Among other reasons why the penalty is not a tax for AIA purposes, Solicitor General Donald Verrilli Jr. argued that "there . . . needs to be textural instruction in the statute that this penalty should be treated as a tax for Anti-Injunction Act purposes, and that's what is lacking here." Verrilli, however, argued that while the penalty was not a tax for AIA purposes, the individual mandate was nonetheless within Congress's taxing authority.
The justices generally appeared reluctant to relinquish jurisdiction over this matter, and it seems unlikely that a decision on the ACA's constitutionality will be deferred based on the AIA.
The second day of oral argument addressed the most critical question of whether the individual mandate is constitutional. The individual mandate, or minimum coverage provision of the ACA, provides that beginning in 2014 non-exempted federal income taxpayers who fail to maintain a minimum level of health insurance for themselves or their dependents will owe a penalty. The key question debated was whether this individual mandate provision is a valid exercise of Congress's power to regulate commerce, or whether – as some justices seemed to suggest – it amounts to an unconstitutional legislative overreach.
According to the administration, the individual mandate falls within Congress's authority to regulate interstate commerce. The government contends that the national health care market was facing a growing economic crisis, which the ACA's enactment was designed to address. The crux of the argument in favor of the individual insurance mandate is by refusing to participate in the purchase of insurance, the uninsured will wreak havoc on the health care market by shifting costs and insurance risks to those who do purchase insurance. Thus, the minimal essential coverage requirement is a vital part of comprehensive health care market reform, as it regulates economic conduct with a substantial effect on interstate commerce.
The government also argued that the individual mandate falls within the Necessary and Proper clause, which provides that Congress "shall have power to make all laws which shall be necessary and proper for carrying into execution the foregoing powers, and all other powers vested by this Constitution in the government of the United States, or in any Department or officer thereof." In addition, the government argues that Congress's s broad taxing power extended to the individual mandate, although it was not labeled a tax.
The Solicitor General fielded pointed questions about the limits of Congress's power to regulate individual decision-making. Although some proponents of the legislation and court watchers may have expected more widespread support on the Court for the constitutionality of the mandate, the Solicitor General faced harsh questioning from Chief Justice Roberts, Justices Scalia and Alito, as well as Justice Kennedy – the expected swing vote. Although Justice Thomas did not ask any questions, he is widely expected to oppose the mandate.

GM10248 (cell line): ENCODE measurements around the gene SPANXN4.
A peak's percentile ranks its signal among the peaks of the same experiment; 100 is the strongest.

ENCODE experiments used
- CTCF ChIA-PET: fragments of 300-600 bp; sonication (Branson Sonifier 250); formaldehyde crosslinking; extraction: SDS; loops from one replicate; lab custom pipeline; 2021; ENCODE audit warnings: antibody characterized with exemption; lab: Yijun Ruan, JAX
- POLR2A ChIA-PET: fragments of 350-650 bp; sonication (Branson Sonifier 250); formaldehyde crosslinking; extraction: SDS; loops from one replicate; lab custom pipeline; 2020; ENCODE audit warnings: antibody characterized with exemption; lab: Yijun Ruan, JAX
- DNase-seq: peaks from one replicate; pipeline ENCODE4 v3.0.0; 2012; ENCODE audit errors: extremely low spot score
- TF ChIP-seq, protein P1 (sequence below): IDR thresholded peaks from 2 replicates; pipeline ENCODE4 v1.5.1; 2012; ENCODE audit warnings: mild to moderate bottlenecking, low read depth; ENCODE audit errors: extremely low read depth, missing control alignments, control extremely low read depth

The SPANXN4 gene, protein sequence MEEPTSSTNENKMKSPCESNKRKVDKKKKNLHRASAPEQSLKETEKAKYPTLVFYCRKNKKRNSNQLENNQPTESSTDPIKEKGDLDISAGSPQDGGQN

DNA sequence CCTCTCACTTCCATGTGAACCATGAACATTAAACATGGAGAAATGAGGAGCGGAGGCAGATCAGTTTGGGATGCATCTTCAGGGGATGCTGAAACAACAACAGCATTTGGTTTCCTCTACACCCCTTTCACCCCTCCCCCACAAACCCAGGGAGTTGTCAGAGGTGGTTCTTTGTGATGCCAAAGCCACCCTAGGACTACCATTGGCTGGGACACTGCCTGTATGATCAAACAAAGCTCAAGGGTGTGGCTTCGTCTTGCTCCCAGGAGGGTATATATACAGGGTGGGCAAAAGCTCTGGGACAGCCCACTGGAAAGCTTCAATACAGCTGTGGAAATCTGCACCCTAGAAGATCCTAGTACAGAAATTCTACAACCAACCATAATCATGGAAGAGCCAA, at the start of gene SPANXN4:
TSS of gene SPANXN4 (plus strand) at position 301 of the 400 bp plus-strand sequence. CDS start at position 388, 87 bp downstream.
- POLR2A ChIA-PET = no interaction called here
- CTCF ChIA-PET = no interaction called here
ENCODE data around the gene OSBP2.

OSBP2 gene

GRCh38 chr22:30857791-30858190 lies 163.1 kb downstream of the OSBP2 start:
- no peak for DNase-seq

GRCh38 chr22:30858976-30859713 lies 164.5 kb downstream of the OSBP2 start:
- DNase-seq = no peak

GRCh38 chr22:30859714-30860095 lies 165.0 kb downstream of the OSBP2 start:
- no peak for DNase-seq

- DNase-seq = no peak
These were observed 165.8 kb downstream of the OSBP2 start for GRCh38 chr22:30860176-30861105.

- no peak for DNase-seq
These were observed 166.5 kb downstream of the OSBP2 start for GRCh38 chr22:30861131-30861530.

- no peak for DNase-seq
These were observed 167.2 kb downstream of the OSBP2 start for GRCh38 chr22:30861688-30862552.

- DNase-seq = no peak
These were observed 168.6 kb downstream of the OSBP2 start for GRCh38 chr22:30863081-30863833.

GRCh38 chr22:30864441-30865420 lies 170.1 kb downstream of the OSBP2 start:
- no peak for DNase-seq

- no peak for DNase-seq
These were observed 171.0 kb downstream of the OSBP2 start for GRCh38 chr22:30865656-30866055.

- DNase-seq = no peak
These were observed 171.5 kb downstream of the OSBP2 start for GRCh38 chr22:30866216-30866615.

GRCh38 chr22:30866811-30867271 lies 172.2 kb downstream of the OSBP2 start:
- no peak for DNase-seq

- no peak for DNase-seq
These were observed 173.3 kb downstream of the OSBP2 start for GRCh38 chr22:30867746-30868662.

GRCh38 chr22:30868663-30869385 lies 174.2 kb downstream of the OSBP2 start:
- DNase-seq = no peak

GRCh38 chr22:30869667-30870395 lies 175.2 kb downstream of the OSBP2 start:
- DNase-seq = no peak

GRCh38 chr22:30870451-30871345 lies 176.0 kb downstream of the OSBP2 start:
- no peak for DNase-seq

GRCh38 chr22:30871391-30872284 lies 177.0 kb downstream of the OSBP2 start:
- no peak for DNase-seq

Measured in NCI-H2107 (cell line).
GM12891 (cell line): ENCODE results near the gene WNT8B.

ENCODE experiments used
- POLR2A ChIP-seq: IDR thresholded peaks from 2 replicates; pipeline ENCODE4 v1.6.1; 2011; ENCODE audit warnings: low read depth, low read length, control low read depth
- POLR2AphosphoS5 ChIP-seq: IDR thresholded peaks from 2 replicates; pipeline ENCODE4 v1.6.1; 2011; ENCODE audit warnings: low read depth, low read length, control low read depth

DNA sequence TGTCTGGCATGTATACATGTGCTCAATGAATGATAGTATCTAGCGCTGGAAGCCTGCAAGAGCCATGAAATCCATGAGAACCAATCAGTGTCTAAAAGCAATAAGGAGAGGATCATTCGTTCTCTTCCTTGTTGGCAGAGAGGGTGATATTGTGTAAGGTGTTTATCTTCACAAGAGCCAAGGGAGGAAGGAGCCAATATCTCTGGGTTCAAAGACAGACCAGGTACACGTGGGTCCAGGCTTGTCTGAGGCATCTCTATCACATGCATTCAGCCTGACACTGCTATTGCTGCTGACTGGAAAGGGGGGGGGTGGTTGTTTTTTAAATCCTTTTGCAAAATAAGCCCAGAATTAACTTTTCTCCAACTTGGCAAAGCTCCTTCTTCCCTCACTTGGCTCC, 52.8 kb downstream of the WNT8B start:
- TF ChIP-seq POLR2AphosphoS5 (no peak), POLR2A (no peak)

Justice Kennedy asked Verrilli whether the government "can create commerce in order to regulate it?" In response, Verrilli stated that "what is being regulated is the method of financing health, the purchase of health care. That itself is economic activity with substantial effects on interstate commerce." Justice Kennedy seemed also to be of the mind that the government bears a heavy burden in justifying such a substantial involvement in an individual's purchases: "when you are changing the relation of the individual to the government in this, what we can stipulate is, I think, a unique way, do you not have a heavy burden of justification to show authorization under the Constitution?" He also sought clarification on the limits of the Commerce Clause. "The reason this is concerning, is because it requires the individual to do an affirmative act."
Justice Scalia appeared to disagree with Verrilli's arguments, particularly about the regulation of the health insurance market: "You're not regulating health care. You're regulating insurance." When Verrilli explained that the purchase of health care is unique in that all individuals eventually avail themselves of the health care system at some point, Justice Alito chimed in: "Do you think there is . . . a market for burial services?" Verrilli explained that the difference between the two markets is that with health care Congress is addressing "the many billions of dollars of uncompensated costs [that] are transferred directly to other market participants." Justice Alito seemed unconvinced by this argument, as did Chief Justice Roberts.
Many of the justices' questions concerned a quest for a "limiting principle" that would distinguish the buying of health insurance from other ordinary individual buying decisions. At one point, the Chief Justice questioned whether any limits were to remain if the Court accepted the administration's position. "Once you're – once you're in the interstate commerce and can regulate it, pretty much all bets are off," Roberts stated. With multiple references to government-mandated broccoli eating, the Solicitor General was pressed to articulate a limiting principle to the extent of Congress's reach under the Commerce Clause should the Court accept the government's position.
However, the more liberal members of the Court, Justices Ginsburg, Breyer, Sotomayor and Kagan, voiced support for the government's position. Justice Ginsburg, for example, appeared to support the idea that the health insurance market is unique and justifies regulation: "what was unique about this is it's not my choice whether I want to buy a product to keep me healthy, but the cost that I am forcing on other people if I don't buy the product sooner rather than later."